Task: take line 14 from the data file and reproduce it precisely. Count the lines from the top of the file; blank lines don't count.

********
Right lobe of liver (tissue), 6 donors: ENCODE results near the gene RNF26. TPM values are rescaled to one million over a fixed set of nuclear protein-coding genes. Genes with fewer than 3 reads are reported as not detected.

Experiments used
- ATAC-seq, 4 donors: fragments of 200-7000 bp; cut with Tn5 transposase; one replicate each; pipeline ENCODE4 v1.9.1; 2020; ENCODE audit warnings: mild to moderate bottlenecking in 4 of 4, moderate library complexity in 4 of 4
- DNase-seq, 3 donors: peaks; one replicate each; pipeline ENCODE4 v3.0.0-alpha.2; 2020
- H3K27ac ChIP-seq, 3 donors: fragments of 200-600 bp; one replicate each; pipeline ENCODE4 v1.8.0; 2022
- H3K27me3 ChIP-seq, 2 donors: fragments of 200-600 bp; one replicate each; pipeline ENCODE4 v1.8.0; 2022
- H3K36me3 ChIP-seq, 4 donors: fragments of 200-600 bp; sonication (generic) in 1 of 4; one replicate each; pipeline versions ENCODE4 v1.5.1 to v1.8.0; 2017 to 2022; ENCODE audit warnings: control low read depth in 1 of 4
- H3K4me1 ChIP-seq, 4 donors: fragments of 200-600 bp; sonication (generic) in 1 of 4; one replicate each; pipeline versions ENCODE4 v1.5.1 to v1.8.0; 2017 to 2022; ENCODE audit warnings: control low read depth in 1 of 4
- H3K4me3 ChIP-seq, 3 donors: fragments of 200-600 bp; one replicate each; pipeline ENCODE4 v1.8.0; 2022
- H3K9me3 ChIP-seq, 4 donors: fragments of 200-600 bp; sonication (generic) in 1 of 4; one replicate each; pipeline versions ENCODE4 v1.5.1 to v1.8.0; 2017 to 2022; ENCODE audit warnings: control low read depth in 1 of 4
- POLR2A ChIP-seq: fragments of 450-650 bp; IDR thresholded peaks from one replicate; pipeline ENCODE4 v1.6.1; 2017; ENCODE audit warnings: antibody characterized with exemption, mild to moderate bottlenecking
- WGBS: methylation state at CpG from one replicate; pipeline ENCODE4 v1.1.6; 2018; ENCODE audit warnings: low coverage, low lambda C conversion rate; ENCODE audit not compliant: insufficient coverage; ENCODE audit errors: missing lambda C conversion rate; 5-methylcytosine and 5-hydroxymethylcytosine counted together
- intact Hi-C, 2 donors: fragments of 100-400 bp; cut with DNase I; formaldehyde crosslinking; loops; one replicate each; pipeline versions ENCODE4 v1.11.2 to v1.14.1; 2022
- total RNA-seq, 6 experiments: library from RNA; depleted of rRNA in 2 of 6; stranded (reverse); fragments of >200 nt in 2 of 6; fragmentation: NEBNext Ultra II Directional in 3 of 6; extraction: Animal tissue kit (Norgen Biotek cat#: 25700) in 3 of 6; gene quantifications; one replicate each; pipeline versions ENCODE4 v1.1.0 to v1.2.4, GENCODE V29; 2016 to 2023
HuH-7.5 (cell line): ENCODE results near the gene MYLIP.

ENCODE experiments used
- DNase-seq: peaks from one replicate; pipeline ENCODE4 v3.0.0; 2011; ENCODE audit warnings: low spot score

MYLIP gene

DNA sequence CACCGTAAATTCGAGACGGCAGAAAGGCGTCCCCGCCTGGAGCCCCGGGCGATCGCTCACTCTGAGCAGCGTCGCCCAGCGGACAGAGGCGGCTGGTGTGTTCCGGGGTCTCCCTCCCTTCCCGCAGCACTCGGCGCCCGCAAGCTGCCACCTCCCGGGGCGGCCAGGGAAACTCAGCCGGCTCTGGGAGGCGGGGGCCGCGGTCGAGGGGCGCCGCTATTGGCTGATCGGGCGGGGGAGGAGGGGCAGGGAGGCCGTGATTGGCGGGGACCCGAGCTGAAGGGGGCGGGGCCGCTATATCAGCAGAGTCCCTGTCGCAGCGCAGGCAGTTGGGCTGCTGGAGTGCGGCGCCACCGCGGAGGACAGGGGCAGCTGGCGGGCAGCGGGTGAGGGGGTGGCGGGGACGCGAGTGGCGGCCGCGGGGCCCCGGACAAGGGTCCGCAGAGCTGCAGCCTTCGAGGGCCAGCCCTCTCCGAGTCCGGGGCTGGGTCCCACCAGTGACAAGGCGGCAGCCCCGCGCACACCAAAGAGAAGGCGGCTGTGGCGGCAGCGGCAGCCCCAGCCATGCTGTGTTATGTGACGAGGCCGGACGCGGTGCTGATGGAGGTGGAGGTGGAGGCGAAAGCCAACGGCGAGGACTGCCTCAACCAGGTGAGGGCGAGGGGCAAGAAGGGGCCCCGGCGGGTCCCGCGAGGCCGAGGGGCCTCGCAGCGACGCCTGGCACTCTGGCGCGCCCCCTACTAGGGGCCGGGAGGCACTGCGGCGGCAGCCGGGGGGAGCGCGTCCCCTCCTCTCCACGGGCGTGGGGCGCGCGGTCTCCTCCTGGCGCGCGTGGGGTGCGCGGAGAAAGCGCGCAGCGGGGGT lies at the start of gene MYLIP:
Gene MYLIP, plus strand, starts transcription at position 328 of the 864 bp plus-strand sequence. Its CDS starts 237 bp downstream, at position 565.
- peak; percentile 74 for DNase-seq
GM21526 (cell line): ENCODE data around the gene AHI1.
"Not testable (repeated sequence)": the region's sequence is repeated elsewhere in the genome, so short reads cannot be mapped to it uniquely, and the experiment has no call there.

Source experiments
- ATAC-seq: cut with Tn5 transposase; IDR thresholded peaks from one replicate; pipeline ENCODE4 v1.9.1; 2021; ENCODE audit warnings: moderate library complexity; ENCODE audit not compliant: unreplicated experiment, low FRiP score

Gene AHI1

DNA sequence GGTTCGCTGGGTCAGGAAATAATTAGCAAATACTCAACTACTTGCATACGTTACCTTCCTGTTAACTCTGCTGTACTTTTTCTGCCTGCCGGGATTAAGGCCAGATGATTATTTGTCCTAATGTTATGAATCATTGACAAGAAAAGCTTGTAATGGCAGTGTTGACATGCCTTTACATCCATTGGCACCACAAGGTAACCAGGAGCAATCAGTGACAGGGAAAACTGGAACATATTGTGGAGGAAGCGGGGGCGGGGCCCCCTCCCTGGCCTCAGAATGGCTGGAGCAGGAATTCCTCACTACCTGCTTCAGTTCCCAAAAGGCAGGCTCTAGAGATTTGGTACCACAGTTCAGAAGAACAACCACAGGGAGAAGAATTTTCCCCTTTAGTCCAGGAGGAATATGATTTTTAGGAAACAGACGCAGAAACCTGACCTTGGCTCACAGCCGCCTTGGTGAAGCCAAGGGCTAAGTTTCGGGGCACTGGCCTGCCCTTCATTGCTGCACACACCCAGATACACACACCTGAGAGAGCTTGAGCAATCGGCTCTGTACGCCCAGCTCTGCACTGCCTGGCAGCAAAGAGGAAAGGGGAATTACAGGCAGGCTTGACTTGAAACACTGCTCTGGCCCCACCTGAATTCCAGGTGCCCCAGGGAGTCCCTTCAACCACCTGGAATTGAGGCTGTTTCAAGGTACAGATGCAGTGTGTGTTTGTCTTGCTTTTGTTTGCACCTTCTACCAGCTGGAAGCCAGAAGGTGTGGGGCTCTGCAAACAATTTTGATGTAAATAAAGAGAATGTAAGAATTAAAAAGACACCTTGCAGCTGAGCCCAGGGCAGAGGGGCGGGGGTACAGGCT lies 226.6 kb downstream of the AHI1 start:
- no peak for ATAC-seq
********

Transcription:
- total RNA-seq, 6 experiments: library from RNA; depleted of rRNA in 2 of 6; stranded (reverse); fragments of >200 nt in 2 of 6; fragmentation: NEBNext Ultra II Directional in 3 of 6; extraction: Animal tissue kit (Norgen Biotek cat#: 25700) in 3 of 6; gene quantifications; one replicate each; pipeline versions ENCODE4 v1.1.0 to v1.2.4, GENCODE V29; 2016 to 2023